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Why is Interactive Play so important for your ASD child and how to encourage it?

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Children on the ASD spectrum have difficulties playing with other children as their social communication skills are not well developed.

This can hamper the child’s ability to initiate a game or invite others to join and coupled with cognitive difficulties can make it challenging for a child to develop the self-confidence necessary to engage in an interactive play in a social setting.

ASD children tend to stick to a play routine very rigidly which may not align with other children. They are also likely to demonstrate repetitive movements which may make them vulnerable to ridicule or in some cases even bullying by other children.

Benefits of Interactive play for an ASD child are –

  • Interactive play improves communication skills by providing the child an opportunity to initiate conversations and make small talk with others.
  • It helps enhance social skills as there is sharing involved.
  • Interactive play also aids cognitive development as the child is engaged in problem solving and using motor and fine skills for playing various games.

Strategies to encourage Interactive play among children on the Autistic spectrum.

  1. Play Dates

    Organize fun play dates for your ASD child in which he /she gradually becomes comfortable with interacting with others. It is recommended that you start with one friend and then build the friend circle slowly, adding 2-3 peers at each date. 

    Get creative and plan activities which your child enjoys and the ones which help improve his cognitive or communication skills.  Try to incorporate activities that make use of special skill or talents that your child has. This will boost his confidence and promote social interaction.

    Plan the play date schedule and let your child know the details of it. This will make him comfortable once he knows what to expect. Do not over monitor the activity. However, do provide positive reinforcement once the activity is completed and use reward charts regularly.

    Make sure the environment of the play date, be it home or any other is conducive to the sensory needs of your child. Avoid a noisy or a place with bright colour scheme.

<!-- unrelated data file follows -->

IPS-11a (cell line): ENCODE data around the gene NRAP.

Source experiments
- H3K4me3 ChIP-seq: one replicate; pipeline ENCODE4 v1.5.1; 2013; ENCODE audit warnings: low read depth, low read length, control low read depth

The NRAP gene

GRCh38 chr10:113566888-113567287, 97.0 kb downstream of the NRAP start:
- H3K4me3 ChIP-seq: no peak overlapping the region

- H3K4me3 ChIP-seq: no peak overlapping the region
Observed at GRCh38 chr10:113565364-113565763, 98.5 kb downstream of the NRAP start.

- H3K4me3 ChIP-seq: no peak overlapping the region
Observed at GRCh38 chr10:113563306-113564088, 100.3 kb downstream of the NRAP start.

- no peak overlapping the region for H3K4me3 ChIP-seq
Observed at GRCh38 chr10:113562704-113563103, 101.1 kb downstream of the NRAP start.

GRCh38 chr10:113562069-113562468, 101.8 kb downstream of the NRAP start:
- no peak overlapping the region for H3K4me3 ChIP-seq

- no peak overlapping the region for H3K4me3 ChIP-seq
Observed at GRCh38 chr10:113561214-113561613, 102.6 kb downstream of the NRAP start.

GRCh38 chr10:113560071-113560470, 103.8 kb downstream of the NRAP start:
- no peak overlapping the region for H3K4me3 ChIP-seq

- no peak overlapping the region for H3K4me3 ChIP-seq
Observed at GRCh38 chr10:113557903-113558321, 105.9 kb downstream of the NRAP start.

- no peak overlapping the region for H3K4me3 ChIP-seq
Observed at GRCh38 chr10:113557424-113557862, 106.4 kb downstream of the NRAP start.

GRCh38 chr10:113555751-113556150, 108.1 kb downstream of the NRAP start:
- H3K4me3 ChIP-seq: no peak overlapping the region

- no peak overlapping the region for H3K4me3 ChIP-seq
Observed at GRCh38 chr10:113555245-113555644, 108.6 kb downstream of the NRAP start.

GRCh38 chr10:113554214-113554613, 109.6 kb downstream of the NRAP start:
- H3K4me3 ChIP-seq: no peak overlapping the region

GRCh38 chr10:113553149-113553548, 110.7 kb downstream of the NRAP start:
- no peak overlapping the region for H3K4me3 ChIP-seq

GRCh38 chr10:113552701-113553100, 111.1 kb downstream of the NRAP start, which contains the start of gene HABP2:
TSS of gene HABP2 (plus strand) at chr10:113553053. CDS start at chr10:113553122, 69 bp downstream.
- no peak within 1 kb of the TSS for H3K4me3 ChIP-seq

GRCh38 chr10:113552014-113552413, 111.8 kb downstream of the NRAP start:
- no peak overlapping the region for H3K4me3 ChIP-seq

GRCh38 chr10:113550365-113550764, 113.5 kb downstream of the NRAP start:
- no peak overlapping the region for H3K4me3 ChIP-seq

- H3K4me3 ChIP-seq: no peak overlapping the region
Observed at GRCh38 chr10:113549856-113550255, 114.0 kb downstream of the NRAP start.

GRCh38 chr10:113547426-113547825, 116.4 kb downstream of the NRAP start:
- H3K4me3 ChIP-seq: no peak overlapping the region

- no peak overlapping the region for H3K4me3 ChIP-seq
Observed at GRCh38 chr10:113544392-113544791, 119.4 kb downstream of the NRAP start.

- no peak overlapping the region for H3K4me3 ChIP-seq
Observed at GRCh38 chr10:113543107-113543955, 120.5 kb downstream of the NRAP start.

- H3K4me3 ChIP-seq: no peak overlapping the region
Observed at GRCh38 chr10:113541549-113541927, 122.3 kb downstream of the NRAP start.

2. Pairing

    If the child is not comfortable with play dates that involve multiple children, consider pairing your child with a partner that is calm and patient so that your child learns that interaction can be fun.

    Invite over the paired child at home (where your child is comfortable).

Scientific Evidence
Fredrich Frankel, a researcher in psychiatry and Behavioral sciences at UCLA examined the relationship between mother-reported play date frequency and amount of conflict and peer interaction on the school playground. The researchers worked with a sample of 27 boys and 4 girls with clinically established diagnosis of ASD.

The findings suggested that children with autism spectrum disorders who had a higher frequency of play dates at home were inclined to spend more time engaged in positive behaviours such as mutual offering of objects, conversing with friends and classmates on the school playground.


  1. Marcus Autism Centre. Promoting play with others. 

    Available at - https://www.marcus.org/autism-resources/autism-tips-and-resources/promoting-play-with-others

  2. Frankel FD, Gorospe CM, Chang YC, Sugar CA. Mothers' reports of play dates and observation of school playground behavior of children having high-functioning autism spectrum disorders. J Child Psychol Psychiatry. 2011 May;52(5):571-9. doi: 10.1111/j.1469-7610.2010.02318.x. Epub 2010 Sep 23. PMID: 20860756; PMCID: PMC3010494.